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“This is my lot in life at this point, that if Shana can do this, we can — as Black people, as Black-owned businesses — do this,” said Bryant. “I really do want to encourage other small businesses to start small, but get certified and bid. Learn the process, learn the people that are in places that can help you build your network, because we deserve these opportunities.”

Knowing her young business likely wouldn’t qualify for hundreds of thousands of dollars in loans, Bryant turned to local mission-driven lenders LEAF and MCCI to help finance the cost.

Mission-driven lenders are institutions that provide lending and credit opportunities to businesses from marginalized communities. Boston Impact Initiative, or BII, is one such lender. Betty Francisco, CEO of BII, said her organization offers entrepreneurs friendlier terms — lower interest rates, longer timelines to pay back loans, more generous capital offers — than traditional banks because they account for the structural forces that make it harder for marginalized entrepreneurs to receive and pay back investments.

Betty Francisco, CEO of the Boston Impact Initiative, on Jan. 22, 2020. Lane Turner/Globe Staff/The Boston Globe

“We start with the premise that entrepreneurs of color are not any riskier than any other entrepreneur. That is a myth, and it reflects the bias that we have in our capital system,” said Francisco. She added that BII subscribes to a “trust-based” investment philosophy that involves getting to know entrepreneurs as people first, working to understand their journey, and goals.

BII gave Maynard of Sweet Teez a $55,000 loan to partially finance expenses associated with her Whole Foods deal, but that didn’t relieve the stress of her actually having to do the work.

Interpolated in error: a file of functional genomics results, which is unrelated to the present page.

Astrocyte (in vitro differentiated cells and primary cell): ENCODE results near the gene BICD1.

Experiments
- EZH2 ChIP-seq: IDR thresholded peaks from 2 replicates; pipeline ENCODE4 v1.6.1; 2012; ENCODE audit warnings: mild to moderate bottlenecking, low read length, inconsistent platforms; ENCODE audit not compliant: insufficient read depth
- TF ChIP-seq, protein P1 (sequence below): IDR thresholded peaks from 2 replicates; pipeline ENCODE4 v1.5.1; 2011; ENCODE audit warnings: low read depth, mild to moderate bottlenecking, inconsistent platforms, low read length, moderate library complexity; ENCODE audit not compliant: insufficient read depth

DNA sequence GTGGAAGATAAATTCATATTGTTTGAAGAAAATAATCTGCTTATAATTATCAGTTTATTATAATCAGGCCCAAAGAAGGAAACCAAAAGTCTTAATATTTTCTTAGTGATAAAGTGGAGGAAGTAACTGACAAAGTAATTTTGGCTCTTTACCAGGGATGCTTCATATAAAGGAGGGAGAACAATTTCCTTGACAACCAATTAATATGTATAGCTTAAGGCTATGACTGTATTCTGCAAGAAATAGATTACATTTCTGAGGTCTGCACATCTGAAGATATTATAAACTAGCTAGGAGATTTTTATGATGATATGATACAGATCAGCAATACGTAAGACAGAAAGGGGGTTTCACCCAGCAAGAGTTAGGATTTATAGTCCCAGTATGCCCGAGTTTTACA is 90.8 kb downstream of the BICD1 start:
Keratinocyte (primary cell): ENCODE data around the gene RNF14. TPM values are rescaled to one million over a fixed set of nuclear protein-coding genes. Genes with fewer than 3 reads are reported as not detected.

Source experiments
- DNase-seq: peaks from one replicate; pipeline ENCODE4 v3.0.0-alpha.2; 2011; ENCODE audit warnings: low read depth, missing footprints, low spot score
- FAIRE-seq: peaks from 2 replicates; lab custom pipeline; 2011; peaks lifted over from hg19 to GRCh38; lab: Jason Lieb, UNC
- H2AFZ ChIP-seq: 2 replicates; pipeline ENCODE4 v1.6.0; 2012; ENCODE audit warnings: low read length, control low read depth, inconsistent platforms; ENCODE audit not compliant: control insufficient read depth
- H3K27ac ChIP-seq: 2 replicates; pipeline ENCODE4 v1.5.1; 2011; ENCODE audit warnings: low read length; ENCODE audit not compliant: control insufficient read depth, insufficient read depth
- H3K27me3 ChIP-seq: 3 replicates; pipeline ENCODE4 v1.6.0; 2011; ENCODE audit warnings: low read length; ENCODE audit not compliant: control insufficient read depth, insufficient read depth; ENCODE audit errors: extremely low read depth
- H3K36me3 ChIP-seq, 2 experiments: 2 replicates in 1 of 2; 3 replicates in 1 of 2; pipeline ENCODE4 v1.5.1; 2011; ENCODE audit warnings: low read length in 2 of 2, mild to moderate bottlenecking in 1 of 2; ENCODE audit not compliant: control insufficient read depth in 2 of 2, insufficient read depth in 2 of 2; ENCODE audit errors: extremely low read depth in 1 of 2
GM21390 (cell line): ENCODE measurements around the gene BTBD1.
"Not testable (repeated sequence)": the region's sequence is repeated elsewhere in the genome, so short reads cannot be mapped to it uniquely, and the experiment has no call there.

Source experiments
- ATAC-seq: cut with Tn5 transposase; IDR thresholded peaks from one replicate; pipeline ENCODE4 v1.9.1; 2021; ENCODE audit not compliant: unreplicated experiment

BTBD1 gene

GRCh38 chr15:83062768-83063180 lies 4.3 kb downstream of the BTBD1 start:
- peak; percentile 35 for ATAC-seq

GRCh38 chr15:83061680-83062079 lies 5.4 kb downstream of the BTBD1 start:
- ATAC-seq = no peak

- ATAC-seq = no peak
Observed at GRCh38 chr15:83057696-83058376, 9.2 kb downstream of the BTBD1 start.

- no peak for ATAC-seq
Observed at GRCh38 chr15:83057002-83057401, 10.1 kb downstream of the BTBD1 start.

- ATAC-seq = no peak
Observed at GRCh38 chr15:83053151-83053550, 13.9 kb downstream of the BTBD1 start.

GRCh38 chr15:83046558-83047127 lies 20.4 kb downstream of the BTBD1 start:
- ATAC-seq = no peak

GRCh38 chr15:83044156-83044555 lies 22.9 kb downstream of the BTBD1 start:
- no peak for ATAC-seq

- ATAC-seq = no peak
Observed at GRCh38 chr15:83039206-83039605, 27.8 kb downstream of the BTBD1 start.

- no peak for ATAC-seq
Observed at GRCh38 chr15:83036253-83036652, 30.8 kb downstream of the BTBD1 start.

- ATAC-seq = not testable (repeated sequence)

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“All I kept thinking was, ‘I borrowed this $80,000, and I do not have enough money to pay these people back. This order has to go out,’” said Maynard. “We were working 10-hour shifts because the turnaround time was very short. And when I say stress, I mean I’m literally leaving before my kids wake up, coming home by the time they were already asleep. I’m working like seven days a week.”

Neither Maynard nor Bryant would have been able to complete their contracts without the backing of mission-driven lenders. But Lazu, who is on BII’s investment committee, said the funds they can muster pale in comparison with traditional banks.

“It’s [about] us getting access to traditional forms of capital,” she said. “That’s really where I think the gap still needs to be filled.”

Nicole Obi, president and CEO of the Black Economic Council of Massachusetts.Nicole Obi

“There’s no silver bullet solution to what needs to happen” to eliminate the working capital gap, Obi said.Because we’re dealing with a systemic issue, the answer has to be on many levels.” For instance, she said, governments and business leaders must invest in initiatives like student loan forgiveness and financial education for marginalized communities.

In addition, Obi said, entities awarding contracts to disadvantaged businesses must be flexible with their payment stipulations. That could mean paying a portion of the vendor’s compensation upfront, paying closer to the order delivery date, or breaking up and shrinking the size of contracts to distribute the work among multiple businesses of color.

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“Making an award without removing some of the barriers that we know are effective creates a very challenging situation for Black business owners,” said Obi. “It has to be a comprehensive, thoughtful, intentional solution and being equitable requires you to be thinking more broadly about what that means in your practices.”


Julian E.J. Sorapuru is a Development Fellow at the Globe and can be reached at julian.sorapuru@globe.com. Follow him @JulianSorapuru